SSL's original Duende was a great success for the company, which is not surprising given that it uses external DSP to provide the Mac or PC user with all the key EQ and dynamics components of an SSL console channel-strip in VST, Audio Units and RTAS plug-in form, all without overloading the host computer's CPU. Even so, not everyone could afford to splash out on one, so at the January NAMM show this year SSL announced that they were building a third-rack-width 'little brother' version that would provide the same channel-strip EQ and dynamics software as its big brother, but with a 16 mono-channel limit at sample rates up to 96kHz. Connection is, again, via Firewire, which can also power the unit, though a mains power-adaptor port is included for situations where Firewire power is not available. A second Firewire connector is provided to facilitate linking.
The original Duende (which is now known as the Duende Classic) was reviewed in the August 2006 issue of Sound On Sound, and, given its similarities to the Duende Mini, that article is worth reading as a supplement to this review.
While the Duende Mini may look small and dinky, the hardware inside the box is essentially the same as in the original Duende, and by purchasing an unlock code (for around £230) you can boost the performance up to 32 channels. It is also possible to run two Duende units on the same computer, to provide up to 64 channels. The Mini comes with the original EQ/Dynamics Channel plug-in based on the company's C-Series digital console algorithms, although you don't get the Bus Compressor as standard, as you do with the bigger model; it has to be bought separately (for around £230). However, the initial hardware cost is around half that of the original Duende, so you get a lot of functionality for your money. Optional plug-ins, other than the Bus Compressor, currently include the X-Comp, the X-EQ and the DrumStrip, all of which come on the install disc as time-limited demos.
Most relatively up-to-date computers can work with the Duende Mini, and the range of supported plug-in formats means that the majority of DAW users can use it. For Windows users, the minimum requirement is for an Intel Pentium IV or AMD 1GHz processor or higher, Windows XP SP2 or higher, 512MB of RAM (1GB is recommended), 80MB of free hard drive space, 1024 x 768 screen resolution, an Internet connection for software updates and a free FireWire 400 port — although I have used a Duende sharing a port with an audio interface and experienced no problems. Mac users will need a G4 or later running OS 10.4.8 or above, but all of the other requirements are identical to the recommended PC spec. For my test with a MacBook Pro running the current version of Mac OS 10.5, I needed to update the Duende software to the latest Leopard-compatible version after installation, by visiting the SSL web site.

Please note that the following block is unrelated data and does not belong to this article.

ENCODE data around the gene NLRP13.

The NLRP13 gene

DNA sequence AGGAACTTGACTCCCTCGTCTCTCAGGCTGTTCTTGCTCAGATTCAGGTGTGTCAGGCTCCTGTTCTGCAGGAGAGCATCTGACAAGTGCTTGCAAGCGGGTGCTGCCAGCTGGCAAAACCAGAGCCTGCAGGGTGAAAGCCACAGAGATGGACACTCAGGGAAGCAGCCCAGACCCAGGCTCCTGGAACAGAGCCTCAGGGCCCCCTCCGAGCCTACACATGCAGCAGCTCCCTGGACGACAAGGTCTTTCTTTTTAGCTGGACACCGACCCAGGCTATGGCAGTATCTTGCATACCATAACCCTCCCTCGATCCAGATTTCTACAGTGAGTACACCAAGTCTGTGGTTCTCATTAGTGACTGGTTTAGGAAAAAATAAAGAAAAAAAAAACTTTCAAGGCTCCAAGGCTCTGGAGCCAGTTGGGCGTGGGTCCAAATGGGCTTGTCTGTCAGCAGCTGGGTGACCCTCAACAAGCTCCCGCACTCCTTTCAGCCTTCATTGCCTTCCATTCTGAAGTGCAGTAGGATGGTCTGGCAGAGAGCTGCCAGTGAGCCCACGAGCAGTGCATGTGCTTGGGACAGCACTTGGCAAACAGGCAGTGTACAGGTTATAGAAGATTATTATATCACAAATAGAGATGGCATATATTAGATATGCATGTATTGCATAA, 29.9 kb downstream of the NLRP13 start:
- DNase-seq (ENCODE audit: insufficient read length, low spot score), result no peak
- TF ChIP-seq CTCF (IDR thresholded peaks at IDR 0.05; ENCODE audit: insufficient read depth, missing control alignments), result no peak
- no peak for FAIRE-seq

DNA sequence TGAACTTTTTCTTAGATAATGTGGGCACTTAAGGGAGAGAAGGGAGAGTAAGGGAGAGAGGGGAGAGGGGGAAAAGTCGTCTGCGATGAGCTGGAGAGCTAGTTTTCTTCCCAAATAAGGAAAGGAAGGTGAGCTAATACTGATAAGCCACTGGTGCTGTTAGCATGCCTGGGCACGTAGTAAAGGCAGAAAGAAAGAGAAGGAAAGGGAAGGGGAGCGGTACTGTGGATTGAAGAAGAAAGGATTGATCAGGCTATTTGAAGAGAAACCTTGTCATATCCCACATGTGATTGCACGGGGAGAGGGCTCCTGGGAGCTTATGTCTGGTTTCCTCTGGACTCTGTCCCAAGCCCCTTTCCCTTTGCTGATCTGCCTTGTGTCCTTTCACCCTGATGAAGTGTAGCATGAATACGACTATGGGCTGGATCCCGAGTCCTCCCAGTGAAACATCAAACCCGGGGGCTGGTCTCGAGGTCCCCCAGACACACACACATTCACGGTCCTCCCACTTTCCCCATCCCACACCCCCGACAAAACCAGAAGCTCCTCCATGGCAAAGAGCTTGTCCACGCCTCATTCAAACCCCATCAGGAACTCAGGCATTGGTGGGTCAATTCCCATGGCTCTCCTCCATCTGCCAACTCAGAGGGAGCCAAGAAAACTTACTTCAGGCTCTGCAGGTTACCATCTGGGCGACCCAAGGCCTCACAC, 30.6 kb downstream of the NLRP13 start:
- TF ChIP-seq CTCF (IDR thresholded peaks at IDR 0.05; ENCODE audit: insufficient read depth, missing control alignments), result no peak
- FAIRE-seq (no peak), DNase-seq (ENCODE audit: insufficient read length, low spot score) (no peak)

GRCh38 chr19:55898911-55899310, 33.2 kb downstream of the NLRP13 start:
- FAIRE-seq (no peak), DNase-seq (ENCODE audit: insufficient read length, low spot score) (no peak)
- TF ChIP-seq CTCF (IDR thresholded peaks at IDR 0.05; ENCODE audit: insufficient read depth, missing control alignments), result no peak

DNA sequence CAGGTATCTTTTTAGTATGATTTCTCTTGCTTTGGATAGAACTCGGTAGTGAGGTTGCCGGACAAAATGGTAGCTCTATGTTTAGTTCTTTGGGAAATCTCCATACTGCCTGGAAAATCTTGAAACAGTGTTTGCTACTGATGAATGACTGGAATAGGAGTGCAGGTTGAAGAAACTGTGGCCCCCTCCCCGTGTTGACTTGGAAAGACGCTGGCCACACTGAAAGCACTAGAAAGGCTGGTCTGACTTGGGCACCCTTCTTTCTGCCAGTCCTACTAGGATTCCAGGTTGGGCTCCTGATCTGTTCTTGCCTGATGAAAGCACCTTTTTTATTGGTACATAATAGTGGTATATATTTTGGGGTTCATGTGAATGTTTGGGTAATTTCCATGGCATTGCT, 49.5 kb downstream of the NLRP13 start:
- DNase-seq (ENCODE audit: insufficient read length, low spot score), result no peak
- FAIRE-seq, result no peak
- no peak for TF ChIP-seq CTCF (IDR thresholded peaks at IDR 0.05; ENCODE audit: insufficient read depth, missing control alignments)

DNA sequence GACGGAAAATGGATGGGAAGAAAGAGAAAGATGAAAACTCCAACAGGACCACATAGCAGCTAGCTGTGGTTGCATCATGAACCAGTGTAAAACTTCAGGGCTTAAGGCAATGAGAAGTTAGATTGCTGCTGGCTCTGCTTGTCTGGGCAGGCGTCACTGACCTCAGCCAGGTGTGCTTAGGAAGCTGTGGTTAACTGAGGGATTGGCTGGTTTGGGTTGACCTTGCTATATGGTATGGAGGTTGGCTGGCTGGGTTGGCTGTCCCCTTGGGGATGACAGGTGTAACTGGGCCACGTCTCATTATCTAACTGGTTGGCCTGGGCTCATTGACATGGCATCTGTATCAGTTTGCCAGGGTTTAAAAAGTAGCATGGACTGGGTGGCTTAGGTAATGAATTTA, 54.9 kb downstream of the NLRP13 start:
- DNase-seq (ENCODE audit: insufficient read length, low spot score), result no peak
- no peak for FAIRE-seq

The Duende Mini works exactly like the original Duende, so when everything's installed you're ready to call up the plug-ins in the same way as you would native plug-ins. The only thing to keep in mind is that any external DSP-powered box of this type increases latency, usually by doubling whatever latency is currently set in your DAW, so it can be best to use DSP-powered plug-ins only when mixing — where latency doesn't matter.
I found that the Duende Mini system ran flawlessly once I'd installed and updated the software as detailed above. One slight problem, though, is that the demo plug-in versions really make you want to spend more money on those extra plug-ins! However, the Channel plug-in that is supplied as standard is more than satisfactory, providing a very polished-sounding four-band parametric EQ, an expander/gate and a great general-purpose compressor, all with intuitive user interfaces, familiar SSL-style graphics and a useful pair of side-chain filters.
As I said earlier, if you're not familiar with what the original Duende offers, you'll want to look up the original review on our web site. Suffice to say here that if having a slice of real SSL console in your DAW appeals, the Duende Mini is a cost effective way to buy into the system, and you can then upgrade as and when you can afford it.